minor hit in 1956 for the unfortunately obscure bluesman Jimmy Rogers (not to be 
confused with famed "Father of Country Music" Jimmie Rodgers).
He rose from the piano bench for parts or all of only a few numbers, including 
"Crossing the Rubicon," one of the night's several highlights, which propelled the 
old master to his feet, where he stood, knock-kneed, pounding away at the keyboard 
like some geriatric Little Richard, as though he were back in the Hibbing High School 
auditorium trying to wow the bobby soxers in the Eisenhower Era.

Of course, he doesn't have to try to impress anyone these days. And the setlist 
notwithstanding, a Bob Dylan show is and always has been an exercise in improvisation. 
Never known for his musicianship, he's no virtuoso at the piano — more like an 
abstract expressionist, leaving it to his band to tend to the melody while he follows 
his own peculiar muse.

So it was last night in Fort Lauderdale, especially on Rough and Rowdy's several 
jazz-inflected tracks, all of which suffered from the acoustics in the soaring concert 
hall, which muddled the overamplified proceedings and wiped out any semblance of 
subtlety in Dylan's famously less-than-enunciated delivery.

In general, the evening was a matter of the rowdier, the better, peaking with "Gotta 
Serve Somebody," a song from Dylan's Christian period that won him a Grammy in 1980. 
Here it got a rollicking gospel treatment that was sufficient to motivate one retiree 
sitting close to the front, who'd clapped her hands and rocked with nothing short of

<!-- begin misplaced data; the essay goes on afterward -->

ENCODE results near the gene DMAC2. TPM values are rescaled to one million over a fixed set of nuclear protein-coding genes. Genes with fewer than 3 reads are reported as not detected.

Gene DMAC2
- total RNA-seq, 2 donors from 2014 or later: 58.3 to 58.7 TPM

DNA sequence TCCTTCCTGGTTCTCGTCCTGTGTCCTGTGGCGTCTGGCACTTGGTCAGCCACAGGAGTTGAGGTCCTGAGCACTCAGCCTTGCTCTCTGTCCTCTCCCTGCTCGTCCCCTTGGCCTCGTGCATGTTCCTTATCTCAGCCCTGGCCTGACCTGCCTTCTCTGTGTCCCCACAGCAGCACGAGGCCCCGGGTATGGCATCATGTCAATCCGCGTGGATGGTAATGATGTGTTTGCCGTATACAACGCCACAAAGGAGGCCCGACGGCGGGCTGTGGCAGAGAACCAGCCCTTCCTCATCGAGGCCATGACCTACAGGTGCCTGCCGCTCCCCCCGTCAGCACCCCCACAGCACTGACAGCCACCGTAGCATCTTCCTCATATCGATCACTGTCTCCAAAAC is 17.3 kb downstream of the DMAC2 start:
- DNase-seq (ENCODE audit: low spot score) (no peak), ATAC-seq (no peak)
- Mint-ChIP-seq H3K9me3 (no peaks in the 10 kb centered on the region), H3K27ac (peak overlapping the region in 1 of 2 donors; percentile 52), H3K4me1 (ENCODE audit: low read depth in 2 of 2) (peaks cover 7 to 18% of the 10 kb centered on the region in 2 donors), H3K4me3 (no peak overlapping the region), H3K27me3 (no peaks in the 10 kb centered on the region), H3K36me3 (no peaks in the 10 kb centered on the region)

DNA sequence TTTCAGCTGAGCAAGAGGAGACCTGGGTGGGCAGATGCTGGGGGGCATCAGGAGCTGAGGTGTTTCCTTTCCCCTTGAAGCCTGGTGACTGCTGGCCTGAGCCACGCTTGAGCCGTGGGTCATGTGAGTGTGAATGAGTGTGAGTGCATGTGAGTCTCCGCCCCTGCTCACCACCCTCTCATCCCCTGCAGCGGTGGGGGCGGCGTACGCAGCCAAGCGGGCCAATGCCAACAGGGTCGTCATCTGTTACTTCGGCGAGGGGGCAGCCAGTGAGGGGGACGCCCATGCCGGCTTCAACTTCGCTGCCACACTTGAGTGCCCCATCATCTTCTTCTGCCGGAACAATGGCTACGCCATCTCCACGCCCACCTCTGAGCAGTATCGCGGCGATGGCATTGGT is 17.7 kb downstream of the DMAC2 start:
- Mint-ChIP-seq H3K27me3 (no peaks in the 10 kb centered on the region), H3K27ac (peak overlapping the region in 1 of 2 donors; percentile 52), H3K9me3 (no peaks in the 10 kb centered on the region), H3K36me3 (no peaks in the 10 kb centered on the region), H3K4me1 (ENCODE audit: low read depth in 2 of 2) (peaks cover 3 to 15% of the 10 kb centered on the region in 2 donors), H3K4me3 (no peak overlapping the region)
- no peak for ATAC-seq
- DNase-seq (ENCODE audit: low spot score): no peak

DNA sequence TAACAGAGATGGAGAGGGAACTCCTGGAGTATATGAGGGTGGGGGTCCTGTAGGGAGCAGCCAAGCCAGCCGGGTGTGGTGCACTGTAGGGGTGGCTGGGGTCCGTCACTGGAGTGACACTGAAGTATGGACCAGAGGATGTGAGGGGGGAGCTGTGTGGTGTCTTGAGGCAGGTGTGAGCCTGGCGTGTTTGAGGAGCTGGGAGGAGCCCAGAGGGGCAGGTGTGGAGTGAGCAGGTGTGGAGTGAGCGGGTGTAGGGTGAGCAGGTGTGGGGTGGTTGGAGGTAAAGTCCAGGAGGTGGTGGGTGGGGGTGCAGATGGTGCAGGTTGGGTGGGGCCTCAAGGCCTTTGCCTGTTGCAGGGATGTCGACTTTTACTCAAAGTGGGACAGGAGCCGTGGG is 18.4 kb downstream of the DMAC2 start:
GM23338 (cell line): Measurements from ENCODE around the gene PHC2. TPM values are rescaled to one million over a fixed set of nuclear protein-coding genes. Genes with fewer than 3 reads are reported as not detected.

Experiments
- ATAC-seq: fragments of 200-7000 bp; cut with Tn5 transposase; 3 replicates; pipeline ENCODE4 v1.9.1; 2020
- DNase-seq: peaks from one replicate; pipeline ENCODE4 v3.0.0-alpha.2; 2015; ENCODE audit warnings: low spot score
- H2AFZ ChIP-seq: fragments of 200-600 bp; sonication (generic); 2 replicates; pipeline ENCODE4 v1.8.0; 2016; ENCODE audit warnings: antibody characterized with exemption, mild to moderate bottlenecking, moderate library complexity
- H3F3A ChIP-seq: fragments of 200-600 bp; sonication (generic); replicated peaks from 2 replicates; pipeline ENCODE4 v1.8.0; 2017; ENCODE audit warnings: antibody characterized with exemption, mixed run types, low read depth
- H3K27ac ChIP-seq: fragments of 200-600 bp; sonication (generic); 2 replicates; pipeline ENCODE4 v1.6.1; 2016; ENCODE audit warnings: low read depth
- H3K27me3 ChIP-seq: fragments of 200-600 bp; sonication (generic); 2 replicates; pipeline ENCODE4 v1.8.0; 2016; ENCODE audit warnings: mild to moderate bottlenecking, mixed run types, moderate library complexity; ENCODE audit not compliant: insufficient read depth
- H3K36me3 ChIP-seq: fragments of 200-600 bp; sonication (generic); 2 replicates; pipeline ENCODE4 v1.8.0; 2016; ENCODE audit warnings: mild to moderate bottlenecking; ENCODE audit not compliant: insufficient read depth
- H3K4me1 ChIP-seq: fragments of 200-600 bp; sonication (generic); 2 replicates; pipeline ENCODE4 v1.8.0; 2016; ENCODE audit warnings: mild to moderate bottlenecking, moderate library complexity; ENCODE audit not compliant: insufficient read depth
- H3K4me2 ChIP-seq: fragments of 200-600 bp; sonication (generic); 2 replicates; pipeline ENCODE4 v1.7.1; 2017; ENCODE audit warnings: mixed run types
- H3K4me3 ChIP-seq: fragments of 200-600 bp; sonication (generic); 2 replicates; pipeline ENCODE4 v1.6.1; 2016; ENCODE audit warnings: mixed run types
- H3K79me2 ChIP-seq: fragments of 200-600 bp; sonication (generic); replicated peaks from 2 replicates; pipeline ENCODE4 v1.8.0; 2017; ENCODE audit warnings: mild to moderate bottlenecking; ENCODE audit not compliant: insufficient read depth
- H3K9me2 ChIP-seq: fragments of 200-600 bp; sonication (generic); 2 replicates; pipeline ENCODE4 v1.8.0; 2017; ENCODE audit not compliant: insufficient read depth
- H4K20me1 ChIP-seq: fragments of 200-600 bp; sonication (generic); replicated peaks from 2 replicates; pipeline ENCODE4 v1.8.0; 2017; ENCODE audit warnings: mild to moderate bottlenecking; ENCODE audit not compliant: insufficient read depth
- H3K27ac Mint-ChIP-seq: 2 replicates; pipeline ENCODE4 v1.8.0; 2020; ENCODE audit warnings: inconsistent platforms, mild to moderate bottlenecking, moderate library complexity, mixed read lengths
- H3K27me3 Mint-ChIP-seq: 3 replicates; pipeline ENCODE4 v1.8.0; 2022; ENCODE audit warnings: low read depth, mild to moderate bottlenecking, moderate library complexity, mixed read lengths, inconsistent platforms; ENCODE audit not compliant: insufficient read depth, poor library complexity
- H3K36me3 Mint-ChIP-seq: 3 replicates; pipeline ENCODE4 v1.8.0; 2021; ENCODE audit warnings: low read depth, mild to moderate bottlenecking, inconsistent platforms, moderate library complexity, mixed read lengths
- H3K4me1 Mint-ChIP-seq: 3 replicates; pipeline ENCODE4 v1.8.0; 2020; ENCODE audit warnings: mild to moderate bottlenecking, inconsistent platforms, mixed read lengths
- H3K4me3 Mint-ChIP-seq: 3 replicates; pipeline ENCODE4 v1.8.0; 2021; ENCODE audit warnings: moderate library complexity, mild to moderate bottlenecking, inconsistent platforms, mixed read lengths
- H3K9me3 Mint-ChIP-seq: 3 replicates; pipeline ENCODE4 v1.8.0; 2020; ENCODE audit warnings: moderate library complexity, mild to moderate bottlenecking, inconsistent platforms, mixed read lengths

ecstasy to all the blues tunes, to bust out the full-on air guitar.

"Goodbye Jimmy Reed" (which, among several fine double entendres, contains the brilliant 
"I can't play the record 'cause my needle got stuck" ) inspired more of the same before 
Dylan, briefly and without ceremony, introduced his band and closed with "Every Grain of 
Sand," disappointingly delivered at his piano-poundingest, robbing the song of its core 
spirituality but bringing the crowd to its feet, which stomped for a time with adoration 
and the vain hope for an encore that would not materialize.

Rome to Brussels, Salt Lake City to Birmingham, Fort Lauderdale to Key West, across the 
Rubicon, for 90 minutes Dylan has come to take you with him if you choose to go.

Note: Many devotees are already aware of the drill, and the venue made it clear in 
emails sent to ticketholders in the days leading up to the show: Dylan now prohibits the 
use of cellphones during his shows and enforces the ban via an outfit called Yondr that 
locks your phone, inventory control-style, in a pouch when you enter, hands it back to 
you, and frees it when you leave (or in an emergency). But not everyone's a devotee, and 
Yondr workers had to do a lot of polite explaining at the door. (Not all of the crew 
members are devotees, either; in an attempt to make conversation, one inquired, "He 
wrote 'Stairway to Heaven,' right?")

Tom Finkel
Miami New Times